Immigrant Languages of Wisconsin

Immigrants to Wisconsin have spoken many different languages and dialects. In order to understand the potential effects of these immigrant languages on the development of contemporary varieties of Wisconsin English, we need to study the social situation and language use patterns of these immigrant groups and their descendants.

For more specific information on these languages and their populations, see the following:

Older Immigrant Languages of Wisconsin

Please refer to Chapters 2, 3 and 4 in Wisconsin Talk for more information about this topic!

Let’s consider first older immigrant varieties of English, such as the Cornish English dialects from Cornwall, England, that were spoken early on in southwest Wisconsin. This corner of Wisconsin saw a wave of Cornish immigrants between 1830 and 1850, mostly miners interested in the lead depositis to be found there. The following map shows the two towns most of the immigrants came from, Redruth and Camborne, as well as three features of speech charactieric of the Cornish English dialect: thee (or ’ee or ye) for you, loss of initial h- resulting in ’ouse instead of house, and the past tense form catched instead of the irregular form caught.

Origions of settlers of Mineral Point, Wisconsin

Origins of settlers of Mineral Point, Wisconsin, relative to regional language features in Cornwall and southwest England, as discussed in Upton and Widdowson (1996). Purnell, Thomas. WISCONSIN TALK. © 2013 by the Board of Regents of the University of Wisconsin System. Reprinted by permission of The University of Wisconsin Press.

Cornish dialect speakers were not the first English speakers in southwest Wisconsin – there were earlier settler from other parts of Britain and from elsewhere in the United States, all bringing various dialects of English with them. However, the Cornish were the first English-speaking group to live in this are permanently in relatively large numbers, and the Cornish dialect was thus more influential on the later speech of the area than other, less well-represented dialects of English, such as Irish English or some kind of American English.

The Cornish immigrants were part of the first big population boom that Wisconsin experienced, with the population of Wisconsin growing by 2,514% between 1836 and 1850. As of 1850, approximately one-third of Wisconsin’s population was foreign born, with immigrants coming primarily from German speaking countries, Scandinavian countries and Great Britain and Ireland (Nesbit 1989, Ostergren 1997).

Members of these ‘older immigrant’ groups were still arriving in the state in 1880, when a wave of ‘new immigrants’ began, drawing more on immigrants from southern and eastern Europe, including Italians, Poles, Czechs, Slovaks, and Russians. As shown in the following map, the majority of the state had a foreign-born population of over 15% as of 1900:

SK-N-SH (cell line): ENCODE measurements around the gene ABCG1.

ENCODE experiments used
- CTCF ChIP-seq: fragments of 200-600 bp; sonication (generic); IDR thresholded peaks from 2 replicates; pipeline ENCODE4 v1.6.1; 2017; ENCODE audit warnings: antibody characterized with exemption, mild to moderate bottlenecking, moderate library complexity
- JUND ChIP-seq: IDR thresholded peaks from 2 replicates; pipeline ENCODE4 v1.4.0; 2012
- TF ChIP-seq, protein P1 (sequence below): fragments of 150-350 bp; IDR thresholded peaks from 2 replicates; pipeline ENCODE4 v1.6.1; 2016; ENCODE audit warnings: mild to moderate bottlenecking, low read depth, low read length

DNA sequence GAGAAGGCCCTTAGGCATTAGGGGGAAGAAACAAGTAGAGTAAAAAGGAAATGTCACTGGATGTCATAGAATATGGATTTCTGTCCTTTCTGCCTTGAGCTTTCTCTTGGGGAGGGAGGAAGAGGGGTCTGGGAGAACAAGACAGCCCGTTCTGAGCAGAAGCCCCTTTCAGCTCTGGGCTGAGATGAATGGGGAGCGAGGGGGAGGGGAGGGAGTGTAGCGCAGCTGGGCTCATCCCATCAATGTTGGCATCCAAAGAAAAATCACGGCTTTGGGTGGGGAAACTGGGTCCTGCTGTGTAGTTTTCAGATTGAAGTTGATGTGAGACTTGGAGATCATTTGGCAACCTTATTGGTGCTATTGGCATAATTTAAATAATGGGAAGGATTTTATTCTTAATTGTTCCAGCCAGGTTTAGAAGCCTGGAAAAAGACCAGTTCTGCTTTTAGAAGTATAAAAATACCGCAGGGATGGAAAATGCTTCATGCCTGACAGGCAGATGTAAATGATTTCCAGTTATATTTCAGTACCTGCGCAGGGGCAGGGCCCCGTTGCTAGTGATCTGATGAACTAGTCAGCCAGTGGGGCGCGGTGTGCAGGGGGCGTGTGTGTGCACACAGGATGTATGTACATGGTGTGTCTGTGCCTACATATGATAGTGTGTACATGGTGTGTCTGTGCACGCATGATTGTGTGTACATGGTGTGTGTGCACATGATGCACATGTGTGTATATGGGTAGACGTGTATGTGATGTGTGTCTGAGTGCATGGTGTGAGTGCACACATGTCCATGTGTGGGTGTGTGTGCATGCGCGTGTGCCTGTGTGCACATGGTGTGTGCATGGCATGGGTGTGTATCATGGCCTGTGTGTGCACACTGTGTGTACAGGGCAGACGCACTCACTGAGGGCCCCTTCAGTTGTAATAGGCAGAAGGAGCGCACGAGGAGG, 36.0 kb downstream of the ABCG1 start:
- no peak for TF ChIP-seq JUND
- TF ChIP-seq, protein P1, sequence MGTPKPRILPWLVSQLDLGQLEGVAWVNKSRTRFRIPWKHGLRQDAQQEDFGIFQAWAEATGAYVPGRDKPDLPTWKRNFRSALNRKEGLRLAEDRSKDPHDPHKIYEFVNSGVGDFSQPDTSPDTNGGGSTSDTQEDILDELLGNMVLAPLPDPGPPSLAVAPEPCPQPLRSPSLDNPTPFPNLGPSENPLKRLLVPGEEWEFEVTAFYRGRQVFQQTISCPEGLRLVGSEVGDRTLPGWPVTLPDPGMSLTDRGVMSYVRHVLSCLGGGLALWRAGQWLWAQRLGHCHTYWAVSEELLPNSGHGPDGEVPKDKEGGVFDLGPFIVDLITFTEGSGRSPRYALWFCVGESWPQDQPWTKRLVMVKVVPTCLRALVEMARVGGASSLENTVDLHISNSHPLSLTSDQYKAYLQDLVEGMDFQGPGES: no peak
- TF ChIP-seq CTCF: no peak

Percentage foreign born in 1900 by county in Wisconsin

Data from the 1900 U.S. census. On this map and others that use county data from 1900, Rusk and Menominee counties had not been established. Rusk was founded in 1901. Menominee, estabilshed in 1959, appears in many early maps as the Menominee Reservation. Purnell, Thomas. WISCONSIN TALK. © 2013 by the Board of Regents of the University of Wisconsin System. Reprinted by permission of The University of Wisconsin Press.

Many Norwegian who came to Wisconsin took up residence in the western part of the state, as shown by the map below of the distribution of Norwegian immigrants in Wisconsin in 1900:

Percentage born in Norway in Wisconsin 1900

Percentage born in Norway, 1900, by county. Data from the 1900 U.S. census. Purnell, Thomas. WISCONSIN TALK. © 2013 by the Board of Regents of the University of Wisconsin System. Reprinted by permission of The University of Wisconsin Press.

German-speaking immigrants settled mainly in the eastern and north-central portions of the state, as shown by this animated map displaying patterns of German immigrant to Wisconsin from 1870 to 1950, and the following map:

Percentage born in Germany 1900 by county in Wisconsin

Percentage born in Germany, 1900, by county. Data from the 1900 U.S. census. Purnell, Thomas. WISCONSIN TALK. © 2013 by the Board of Regents of the University of Wisconsin System. Reprinted by permission of The University of Wisconsin Press.

Religious institutions often played a role in maintaining use of the older immigrant language in the community. Education was often provided by these religious institutions, with many parochial schools offering instruction in the immigrant language. Immigrant populations also established their own press in their own languages, which allowed them to keep up with events in US and at home in their native tongues.

Locations of foreign language newspapers in Wisconsin in 1900

Locations of select foreign-language weekly newspapers in 1900. Data from Guide to Wisconsin Newspapers, 1833-1957, compiled by Donald E. Oehlerts. The data include only newspapers extant in 1900. Purnell, Thomas. WISCONSIN TALK. © 2013 by the Board of Regents of the University of Wisconsin System. Reprinted by permission of The University of Wisconsin Press.